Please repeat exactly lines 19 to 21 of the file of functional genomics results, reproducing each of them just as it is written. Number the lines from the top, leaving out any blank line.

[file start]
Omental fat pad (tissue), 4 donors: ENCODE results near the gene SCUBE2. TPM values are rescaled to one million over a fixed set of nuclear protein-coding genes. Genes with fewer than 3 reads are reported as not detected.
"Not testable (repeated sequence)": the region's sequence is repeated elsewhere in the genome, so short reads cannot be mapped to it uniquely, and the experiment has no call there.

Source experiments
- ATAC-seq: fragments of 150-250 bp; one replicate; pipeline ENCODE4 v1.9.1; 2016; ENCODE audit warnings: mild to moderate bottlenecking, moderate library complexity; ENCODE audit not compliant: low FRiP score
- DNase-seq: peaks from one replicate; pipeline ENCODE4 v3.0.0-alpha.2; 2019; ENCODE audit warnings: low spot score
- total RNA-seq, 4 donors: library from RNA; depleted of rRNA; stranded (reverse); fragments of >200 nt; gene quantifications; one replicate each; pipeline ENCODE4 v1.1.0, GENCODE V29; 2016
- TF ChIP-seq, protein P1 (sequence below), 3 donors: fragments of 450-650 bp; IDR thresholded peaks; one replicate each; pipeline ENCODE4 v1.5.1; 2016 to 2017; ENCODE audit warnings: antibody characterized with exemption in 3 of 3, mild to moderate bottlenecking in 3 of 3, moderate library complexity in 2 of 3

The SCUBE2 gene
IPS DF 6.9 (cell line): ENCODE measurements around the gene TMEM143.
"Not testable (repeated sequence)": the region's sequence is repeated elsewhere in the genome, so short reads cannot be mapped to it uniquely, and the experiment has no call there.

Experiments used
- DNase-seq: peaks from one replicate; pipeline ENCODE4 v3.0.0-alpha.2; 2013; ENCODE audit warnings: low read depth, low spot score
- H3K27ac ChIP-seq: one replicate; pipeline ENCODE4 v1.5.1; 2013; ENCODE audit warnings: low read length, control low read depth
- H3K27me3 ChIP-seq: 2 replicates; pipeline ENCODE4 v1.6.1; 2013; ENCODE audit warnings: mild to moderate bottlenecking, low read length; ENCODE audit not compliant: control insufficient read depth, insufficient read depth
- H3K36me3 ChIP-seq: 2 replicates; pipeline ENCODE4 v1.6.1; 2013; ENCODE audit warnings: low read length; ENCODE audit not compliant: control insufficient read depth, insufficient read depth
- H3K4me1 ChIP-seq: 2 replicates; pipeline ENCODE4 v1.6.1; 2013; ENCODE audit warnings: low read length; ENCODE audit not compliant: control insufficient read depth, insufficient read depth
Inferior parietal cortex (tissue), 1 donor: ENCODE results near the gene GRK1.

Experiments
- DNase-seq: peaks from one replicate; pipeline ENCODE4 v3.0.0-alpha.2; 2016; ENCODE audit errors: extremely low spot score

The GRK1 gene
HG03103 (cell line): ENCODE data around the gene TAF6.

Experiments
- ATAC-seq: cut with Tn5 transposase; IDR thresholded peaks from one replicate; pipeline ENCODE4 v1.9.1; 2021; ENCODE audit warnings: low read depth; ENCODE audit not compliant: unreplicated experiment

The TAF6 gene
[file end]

- DNase-seq: peaks from one replicate; pipeline ENCODE4 v3.0.0-alpha.2; 2016; ENCODE audit errors: extremely low spot score

The GRK1 gene
HG03103 (cell line): ENCODE data around the gene TAF6.